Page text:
By: Renée-Claude Goulet

Jupiter’s largest moon, Ganymede: The view from Juno

Earlier this summer, NASA’s Juno spacecraft  flew closer to Jupiter’s icy moon, Ganymede, than any spacecraft in more than two decades. 

To date, Juno has made a variety of discoveries in orbit around Jupiter, such as water molecules at its equator, remarkable dawn aurora, lightning, and never before-seen views of roiling storms at Jupiter’s poles. Most recently, Juno completed its thirty-fourth fly-by of Jupiter, and flew just 1,038 km away from the largest of the Jovian moons, Ganymede. Watch a short NASA animation — set to music — which provides a “starship captain” point of view of each fly-by:

*There are no words spoken in the video, only instrumental music in the background.

So, what makes Ganymede so special? As one of the planet’s four Galilean moons, there are two features that set Ganymede apart from its siblings Io, Europa, and Callisto: its size and its magnetic field. Measuring 5,268 km in diameter, Ganymede is the largest moon in the solar system — even larger than the planet Mercury. 

Ganymede orbits within Jupiter’s powerful magnetic field, but it also generates its own magnetic field and displays auroras; it’s the only moon known to do so. Earth’s magnetic field is generated by the circulation of its warm liquid metal outer core, but Ganymede’s core should be too cool for the job. One supposition points to tidal forces, as there is a gravitational tug-of-war occurring between Jupiter and its large moons Ganymede, Europa, and Io, which causes frictional heating in the moons’ interior. The same mechanism is responsible for generating volcanic eruptions on Io, and may have prevented Ganymede’s core from cooling down millions of years ago.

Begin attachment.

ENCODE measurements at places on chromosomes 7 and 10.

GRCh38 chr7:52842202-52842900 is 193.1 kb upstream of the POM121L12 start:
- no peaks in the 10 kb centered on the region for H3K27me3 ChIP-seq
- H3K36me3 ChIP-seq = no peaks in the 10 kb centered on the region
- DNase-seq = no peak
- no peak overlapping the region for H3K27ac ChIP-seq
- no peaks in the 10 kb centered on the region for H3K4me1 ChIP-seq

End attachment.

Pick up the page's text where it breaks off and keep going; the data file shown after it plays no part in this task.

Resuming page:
Ganymede’s outer shell consists of hundreds of metres of rocky ice. The icy world’s surface is dominated by two terrains: a dark, older crater-rich terrain, and a bright, young terrain — consisting of extensive ridges (700 m high and thousands of kilometres long) and grooves — suggesting it may have been geologically active in the past. A study from the Hubble Space Telescope very recently reported evidence of water vapour sublimating from Ganymede’s icy crust. Beneath the moon’s icy crust, there may be a grand liquid water ocean, similar to that on Europa. 

Scientists are now working through the recently collected data from Ganymede’s fly-by, so more discoveries are yet to come. 

As part of NASA’s New Frontiers Program, Juno set out on a five-year journey to the Jovian system in 2011 — and has been orbiting the largest planet in our solar system since 2016. The Juno spacecraft’s mission to Jupiter has been extended to 2025 to further study Jupiter and its four Galilean moons. 

Moreover, two new missions are planned to liftoff to the Jovian moons within the next few years. The NASA-led Europa Clipper and the ESA-led JUICE (Jupiter Icy moons Explorer) will characterize the frozen ocean worlds orbiting Jupiter, and investigate their potential for habitable environments. 

By Cassandra Marion

Monitoring butterflies: Invasive vs. at-risk species 

If you venture out on a hike in Ontario or Quebec this summer, you may glimpse an eye-catching, blue butterfly called the European Common Blue. First discovered near Montreal in 2005, the European Common Blue has since been reported in other areas of Quebec and in parts of Ontario.